A charging system for next-gen Ultrabooks that will provide juice wirelessly and let auxiliary devices like phones power up simply by being placed next to a notebook; an all-in-one desktop with a detachable touchscreen that doubles as a tablet; the NFC-enabled Toshiba Satellite U925T, an Ultrabook that lets you pay for items by placing a MasterCard PayPass card next to the touchpad; voice and gesture controls that will soon come stock in many Ultrabooks; complex software that takes information from a myriad of sensors and information databases to offer personalized recommendations for various things; Intel’s vision of using HTML5 apps and the Cloud to provide a seamless cross-platform mobile experience; several notebooks in new, touch-friendly hybrid-type form factors; Jelly Bean 4.1 running on Intel’s x86 Medfield smartphone processor despite Android’s preference for ARM; and a whole lot more.
Then there were Intel’s next-gen “Haswell” CPUs, which are scheduled to start shipping in mid-2013 and sip just 10W of electricity. That’s still a decent amount compared to ARM chips, but it’s downright stingy for a PC processor; Intel claims Haswell processors are a whopping 20 times more energy efficient than last year’s Sandy Bridge Core processors, and its 2014 line should be even more battery-friendly, as they’ll be the first chips built from the ground up with Ultrabooks in mind. Plus, vast improvements to the integrated graphics in Intel’s Haswell CPUs reduce the need for discrete GPUs — which will make Ultrabooks even more powerful, long-lasting and light.
But what if integrated graphics don’t cut it for you? Lucid showed Laptop Magazine three prototype notebook technologies that could woo desktop-loving curmudgeons over to the mobile side: Power Stretch improves energy use while gaming by over a third, Dynam X slightly reduces image quality to greatly enhance frame rates, and a third technology lets you connect a full-blown desktop graphics card to a notebook using a Thunderbolt port — giving you the ability to get top-end visuals on your laptop, but only when you need it.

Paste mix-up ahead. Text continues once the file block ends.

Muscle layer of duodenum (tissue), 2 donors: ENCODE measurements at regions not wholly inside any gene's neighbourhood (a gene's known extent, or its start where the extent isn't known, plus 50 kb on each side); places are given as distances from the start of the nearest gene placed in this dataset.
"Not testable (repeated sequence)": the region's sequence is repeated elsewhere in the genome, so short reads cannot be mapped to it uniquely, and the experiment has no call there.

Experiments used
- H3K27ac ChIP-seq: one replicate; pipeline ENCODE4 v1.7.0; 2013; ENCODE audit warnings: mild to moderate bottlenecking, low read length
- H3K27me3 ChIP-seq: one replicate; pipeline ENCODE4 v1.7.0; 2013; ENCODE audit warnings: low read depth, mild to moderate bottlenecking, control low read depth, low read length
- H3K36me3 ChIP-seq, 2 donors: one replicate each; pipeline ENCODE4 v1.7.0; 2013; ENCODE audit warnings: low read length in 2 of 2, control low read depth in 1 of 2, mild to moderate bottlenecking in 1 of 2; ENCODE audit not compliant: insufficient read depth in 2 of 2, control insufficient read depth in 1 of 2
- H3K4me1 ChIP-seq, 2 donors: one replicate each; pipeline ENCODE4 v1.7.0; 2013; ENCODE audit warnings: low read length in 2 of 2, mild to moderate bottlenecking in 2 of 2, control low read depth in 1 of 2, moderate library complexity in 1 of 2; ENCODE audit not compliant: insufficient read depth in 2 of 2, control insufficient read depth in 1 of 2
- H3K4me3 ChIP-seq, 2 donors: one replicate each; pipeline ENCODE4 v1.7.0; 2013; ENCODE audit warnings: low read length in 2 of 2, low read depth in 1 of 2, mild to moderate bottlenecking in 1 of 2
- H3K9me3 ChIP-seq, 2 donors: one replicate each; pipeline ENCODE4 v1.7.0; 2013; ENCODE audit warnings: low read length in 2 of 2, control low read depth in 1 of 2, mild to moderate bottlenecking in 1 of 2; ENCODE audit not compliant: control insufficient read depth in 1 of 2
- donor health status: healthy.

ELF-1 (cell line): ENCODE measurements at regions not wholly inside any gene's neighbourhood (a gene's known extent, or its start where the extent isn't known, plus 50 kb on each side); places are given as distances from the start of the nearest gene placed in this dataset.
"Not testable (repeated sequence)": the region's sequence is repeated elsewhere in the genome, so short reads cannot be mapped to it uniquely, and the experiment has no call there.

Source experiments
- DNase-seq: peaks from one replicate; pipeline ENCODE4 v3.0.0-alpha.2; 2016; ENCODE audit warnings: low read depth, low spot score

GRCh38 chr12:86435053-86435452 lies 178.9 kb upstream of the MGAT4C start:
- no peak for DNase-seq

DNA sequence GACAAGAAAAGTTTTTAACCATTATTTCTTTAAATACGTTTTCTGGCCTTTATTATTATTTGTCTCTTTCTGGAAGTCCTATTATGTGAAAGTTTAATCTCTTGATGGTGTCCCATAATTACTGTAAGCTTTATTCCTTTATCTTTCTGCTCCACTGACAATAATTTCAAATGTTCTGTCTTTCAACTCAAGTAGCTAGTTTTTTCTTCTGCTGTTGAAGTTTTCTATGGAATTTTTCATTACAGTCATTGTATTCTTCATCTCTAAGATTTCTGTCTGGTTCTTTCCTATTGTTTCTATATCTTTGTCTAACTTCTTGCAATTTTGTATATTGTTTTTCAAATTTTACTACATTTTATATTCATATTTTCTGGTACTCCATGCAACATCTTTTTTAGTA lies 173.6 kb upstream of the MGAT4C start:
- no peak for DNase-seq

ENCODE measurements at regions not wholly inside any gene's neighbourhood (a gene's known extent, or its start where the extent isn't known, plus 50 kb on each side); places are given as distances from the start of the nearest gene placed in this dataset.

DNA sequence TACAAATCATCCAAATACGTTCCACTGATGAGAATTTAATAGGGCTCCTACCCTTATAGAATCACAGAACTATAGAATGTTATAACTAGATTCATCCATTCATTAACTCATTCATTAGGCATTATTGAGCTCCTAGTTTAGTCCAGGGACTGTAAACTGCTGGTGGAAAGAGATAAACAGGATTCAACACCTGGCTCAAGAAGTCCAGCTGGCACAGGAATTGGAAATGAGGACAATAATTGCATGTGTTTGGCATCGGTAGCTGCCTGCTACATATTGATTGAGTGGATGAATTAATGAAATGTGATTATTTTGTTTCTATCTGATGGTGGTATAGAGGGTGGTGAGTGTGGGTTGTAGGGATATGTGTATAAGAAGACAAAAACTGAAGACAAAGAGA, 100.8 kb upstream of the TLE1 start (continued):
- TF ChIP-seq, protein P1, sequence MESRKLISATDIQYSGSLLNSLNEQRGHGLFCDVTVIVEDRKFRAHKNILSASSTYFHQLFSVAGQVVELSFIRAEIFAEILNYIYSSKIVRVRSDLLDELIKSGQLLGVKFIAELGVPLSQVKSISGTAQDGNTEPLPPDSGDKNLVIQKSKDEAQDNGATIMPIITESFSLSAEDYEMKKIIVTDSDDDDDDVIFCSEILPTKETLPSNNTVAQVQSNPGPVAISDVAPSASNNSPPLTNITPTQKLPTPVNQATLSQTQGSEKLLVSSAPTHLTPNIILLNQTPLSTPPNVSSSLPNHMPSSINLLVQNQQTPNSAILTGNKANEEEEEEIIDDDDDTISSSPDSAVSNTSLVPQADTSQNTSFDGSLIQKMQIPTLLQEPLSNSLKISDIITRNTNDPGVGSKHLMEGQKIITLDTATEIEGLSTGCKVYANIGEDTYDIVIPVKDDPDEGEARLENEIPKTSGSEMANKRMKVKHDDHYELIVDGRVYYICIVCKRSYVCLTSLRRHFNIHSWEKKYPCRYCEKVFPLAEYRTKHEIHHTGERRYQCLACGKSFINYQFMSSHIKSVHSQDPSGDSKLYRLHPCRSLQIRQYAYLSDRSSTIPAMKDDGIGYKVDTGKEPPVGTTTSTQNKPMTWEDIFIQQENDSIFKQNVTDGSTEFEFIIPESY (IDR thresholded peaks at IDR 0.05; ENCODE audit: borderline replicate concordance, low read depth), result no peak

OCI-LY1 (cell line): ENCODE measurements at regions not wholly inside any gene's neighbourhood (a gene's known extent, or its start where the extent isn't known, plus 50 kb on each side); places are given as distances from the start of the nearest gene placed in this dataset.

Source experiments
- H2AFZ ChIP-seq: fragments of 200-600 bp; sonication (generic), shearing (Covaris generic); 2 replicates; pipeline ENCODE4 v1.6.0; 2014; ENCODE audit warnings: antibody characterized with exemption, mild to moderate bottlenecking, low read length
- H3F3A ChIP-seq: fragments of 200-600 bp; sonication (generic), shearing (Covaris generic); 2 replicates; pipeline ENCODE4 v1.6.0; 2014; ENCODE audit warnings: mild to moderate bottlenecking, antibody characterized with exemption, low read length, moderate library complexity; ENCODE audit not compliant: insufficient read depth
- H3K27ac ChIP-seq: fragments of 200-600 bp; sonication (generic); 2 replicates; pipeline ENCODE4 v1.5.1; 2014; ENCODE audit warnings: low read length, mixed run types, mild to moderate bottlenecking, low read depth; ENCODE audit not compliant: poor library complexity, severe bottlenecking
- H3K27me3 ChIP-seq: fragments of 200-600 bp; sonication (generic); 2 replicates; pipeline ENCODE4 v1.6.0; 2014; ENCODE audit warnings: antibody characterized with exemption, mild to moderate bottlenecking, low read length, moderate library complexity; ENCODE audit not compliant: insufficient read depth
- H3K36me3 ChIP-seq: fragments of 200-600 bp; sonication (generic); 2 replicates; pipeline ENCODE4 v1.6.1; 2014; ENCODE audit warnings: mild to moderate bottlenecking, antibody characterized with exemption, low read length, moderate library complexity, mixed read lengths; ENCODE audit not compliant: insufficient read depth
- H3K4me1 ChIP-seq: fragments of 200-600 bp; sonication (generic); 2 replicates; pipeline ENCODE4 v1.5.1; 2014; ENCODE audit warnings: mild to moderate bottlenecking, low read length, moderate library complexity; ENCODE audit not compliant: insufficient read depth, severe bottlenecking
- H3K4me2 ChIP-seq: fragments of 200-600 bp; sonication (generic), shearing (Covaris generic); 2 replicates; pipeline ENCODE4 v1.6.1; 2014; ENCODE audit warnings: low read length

High-level graphics are one of the last bastions tying curmudgeons (like me!) to desktop PCs, and even those weren’t safe at IDF.
Meanwhile, the new iPod nano has a pedometer, the updated iTunes includes iCloud integration and Siri can now post your tweets. Yawn. (That iPod touch redesign is purdy, though.)
A word of warning
It’s hard to fault Apple for resting on its laurels for a couple of years. (Remember, aside from Siri, the iPhone 4S was another placeholder — hence the placeholder name.) Tim Cook and co. are on top of the world and when you’re selling millions of units, major alterations can upset a big chunk of your customers. People don’t like change.
But Apple needs to be careful in its quest for homogenous excellence; the iPhone 5 may be one of the best smartphones ever made, but it doesn’t bring anything new to the table. What does a path of stagnation bring? Just look at Intel: years of incremental tick-tock CPU improvements have made it the unquestioned king of the desktop, but that complacence now has the chipmaker fighting to secure its ongoing survival in the rapidly changing world of technology.
Pay heed, Apple. Stay hungry.
Note: this article was edited on 9/15/12 to remove an error concerning Windows compatibility and non-x86-based chips.